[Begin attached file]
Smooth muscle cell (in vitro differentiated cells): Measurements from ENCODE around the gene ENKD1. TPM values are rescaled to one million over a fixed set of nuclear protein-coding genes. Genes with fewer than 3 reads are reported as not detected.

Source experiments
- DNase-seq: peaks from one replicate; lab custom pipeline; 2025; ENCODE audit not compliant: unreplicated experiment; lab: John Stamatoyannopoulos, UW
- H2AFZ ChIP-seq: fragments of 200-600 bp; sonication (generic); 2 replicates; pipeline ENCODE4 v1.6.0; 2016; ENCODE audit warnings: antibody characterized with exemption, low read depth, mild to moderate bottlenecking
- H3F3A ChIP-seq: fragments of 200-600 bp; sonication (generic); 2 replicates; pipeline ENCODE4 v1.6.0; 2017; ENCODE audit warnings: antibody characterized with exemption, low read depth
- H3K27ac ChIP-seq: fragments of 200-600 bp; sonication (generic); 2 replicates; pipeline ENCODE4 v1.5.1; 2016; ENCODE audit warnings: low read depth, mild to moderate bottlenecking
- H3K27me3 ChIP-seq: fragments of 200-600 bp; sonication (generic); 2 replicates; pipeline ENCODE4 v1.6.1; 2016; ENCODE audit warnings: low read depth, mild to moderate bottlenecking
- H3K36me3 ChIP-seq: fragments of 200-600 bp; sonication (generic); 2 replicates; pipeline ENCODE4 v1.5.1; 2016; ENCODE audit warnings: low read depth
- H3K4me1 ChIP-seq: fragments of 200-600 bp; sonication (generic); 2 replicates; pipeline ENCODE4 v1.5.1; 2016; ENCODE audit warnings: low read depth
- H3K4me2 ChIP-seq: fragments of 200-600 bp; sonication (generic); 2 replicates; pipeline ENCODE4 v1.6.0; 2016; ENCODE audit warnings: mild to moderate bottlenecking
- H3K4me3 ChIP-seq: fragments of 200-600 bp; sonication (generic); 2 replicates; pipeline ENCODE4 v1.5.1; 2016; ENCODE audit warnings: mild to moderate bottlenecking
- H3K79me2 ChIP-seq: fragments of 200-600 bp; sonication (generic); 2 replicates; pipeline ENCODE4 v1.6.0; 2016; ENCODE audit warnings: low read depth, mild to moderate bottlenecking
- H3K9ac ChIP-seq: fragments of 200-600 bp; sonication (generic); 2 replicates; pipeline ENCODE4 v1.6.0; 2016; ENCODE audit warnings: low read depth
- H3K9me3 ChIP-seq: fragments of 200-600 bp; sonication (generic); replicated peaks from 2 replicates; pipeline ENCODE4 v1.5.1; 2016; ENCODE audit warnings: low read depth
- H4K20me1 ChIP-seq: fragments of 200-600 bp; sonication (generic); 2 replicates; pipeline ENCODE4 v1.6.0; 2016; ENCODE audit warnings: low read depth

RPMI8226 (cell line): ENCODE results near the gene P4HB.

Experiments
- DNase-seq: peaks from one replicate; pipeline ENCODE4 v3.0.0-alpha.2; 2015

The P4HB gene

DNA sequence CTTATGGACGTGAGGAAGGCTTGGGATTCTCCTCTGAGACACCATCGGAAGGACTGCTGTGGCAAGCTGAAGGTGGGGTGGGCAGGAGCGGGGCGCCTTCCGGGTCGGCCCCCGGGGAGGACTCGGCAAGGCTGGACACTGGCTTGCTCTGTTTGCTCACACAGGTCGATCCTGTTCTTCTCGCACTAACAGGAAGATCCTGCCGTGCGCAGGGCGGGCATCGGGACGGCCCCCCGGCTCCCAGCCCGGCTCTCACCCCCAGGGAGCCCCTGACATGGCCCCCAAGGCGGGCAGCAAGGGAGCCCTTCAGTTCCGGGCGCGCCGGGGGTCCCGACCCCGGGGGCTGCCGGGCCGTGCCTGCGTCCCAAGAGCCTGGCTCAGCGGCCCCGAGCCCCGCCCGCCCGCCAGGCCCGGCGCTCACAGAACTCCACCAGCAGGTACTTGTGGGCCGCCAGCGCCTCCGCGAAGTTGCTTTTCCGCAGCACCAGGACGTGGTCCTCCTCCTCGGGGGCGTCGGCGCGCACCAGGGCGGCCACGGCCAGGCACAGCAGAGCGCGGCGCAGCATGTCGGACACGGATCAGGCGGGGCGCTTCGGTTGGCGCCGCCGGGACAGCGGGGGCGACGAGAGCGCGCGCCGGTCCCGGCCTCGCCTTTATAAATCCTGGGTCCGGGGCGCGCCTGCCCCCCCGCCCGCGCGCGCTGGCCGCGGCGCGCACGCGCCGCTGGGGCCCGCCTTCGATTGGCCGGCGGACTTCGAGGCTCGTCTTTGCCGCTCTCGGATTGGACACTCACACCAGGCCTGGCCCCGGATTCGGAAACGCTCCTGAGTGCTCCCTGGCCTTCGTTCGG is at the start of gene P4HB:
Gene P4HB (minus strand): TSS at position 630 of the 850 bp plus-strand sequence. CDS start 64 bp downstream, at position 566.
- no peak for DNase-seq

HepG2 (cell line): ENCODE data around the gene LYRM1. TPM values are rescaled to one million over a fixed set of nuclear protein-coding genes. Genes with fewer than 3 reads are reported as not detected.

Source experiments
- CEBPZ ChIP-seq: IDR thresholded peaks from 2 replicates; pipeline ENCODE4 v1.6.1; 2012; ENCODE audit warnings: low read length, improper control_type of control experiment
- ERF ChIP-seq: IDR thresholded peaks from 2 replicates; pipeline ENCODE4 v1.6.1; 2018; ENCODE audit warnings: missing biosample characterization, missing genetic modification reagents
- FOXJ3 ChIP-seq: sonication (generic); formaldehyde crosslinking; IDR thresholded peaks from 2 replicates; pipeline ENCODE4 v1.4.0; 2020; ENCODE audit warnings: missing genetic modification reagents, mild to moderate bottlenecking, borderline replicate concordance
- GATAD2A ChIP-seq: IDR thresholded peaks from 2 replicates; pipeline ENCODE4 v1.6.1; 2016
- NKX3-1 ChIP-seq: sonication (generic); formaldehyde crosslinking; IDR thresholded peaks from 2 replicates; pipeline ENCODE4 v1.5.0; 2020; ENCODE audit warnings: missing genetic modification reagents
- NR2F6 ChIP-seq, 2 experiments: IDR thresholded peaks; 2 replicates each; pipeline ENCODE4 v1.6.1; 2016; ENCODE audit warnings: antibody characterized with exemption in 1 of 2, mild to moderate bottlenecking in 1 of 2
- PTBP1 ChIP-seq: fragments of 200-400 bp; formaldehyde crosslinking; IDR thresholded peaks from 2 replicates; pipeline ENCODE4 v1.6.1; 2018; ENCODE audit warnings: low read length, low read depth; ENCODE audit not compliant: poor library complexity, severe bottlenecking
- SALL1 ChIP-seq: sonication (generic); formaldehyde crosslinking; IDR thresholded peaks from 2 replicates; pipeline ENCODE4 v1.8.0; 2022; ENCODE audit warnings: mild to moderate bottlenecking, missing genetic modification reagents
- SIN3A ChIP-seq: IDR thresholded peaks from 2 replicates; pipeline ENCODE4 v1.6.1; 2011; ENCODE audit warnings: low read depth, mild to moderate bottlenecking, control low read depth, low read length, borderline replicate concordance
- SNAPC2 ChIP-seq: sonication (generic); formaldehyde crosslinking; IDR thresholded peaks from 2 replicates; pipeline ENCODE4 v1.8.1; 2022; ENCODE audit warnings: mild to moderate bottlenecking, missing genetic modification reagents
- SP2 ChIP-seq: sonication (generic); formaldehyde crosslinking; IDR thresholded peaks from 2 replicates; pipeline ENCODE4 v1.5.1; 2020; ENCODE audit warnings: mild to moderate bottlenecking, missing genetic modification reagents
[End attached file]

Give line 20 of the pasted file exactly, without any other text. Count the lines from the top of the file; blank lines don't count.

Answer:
DNA sequence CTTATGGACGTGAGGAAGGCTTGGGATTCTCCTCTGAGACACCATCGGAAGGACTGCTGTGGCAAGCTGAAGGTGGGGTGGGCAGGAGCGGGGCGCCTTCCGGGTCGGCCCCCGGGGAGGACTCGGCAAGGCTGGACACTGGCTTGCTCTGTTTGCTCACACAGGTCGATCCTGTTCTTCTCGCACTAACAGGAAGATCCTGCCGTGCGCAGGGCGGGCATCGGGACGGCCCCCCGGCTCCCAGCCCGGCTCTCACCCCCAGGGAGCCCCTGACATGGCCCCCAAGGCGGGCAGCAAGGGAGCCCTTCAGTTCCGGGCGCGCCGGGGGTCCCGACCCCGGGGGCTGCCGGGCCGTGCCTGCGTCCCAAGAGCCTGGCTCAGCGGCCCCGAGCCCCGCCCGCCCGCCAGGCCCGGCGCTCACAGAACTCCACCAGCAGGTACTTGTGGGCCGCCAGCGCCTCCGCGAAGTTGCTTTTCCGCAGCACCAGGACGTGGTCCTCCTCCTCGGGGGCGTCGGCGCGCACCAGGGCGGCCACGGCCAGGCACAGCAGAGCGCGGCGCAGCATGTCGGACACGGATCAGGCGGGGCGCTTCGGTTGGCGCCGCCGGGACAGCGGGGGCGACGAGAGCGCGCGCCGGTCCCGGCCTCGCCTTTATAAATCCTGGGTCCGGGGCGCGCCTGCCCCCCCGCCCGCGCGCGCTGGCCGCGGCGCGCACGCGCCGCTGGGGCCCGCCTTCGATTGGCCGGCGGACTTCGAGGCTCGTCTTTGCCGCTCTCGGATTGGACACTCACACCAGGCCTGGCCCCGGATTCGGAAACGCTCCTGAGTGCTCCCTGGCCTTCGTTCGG is at the start of gene P4HB: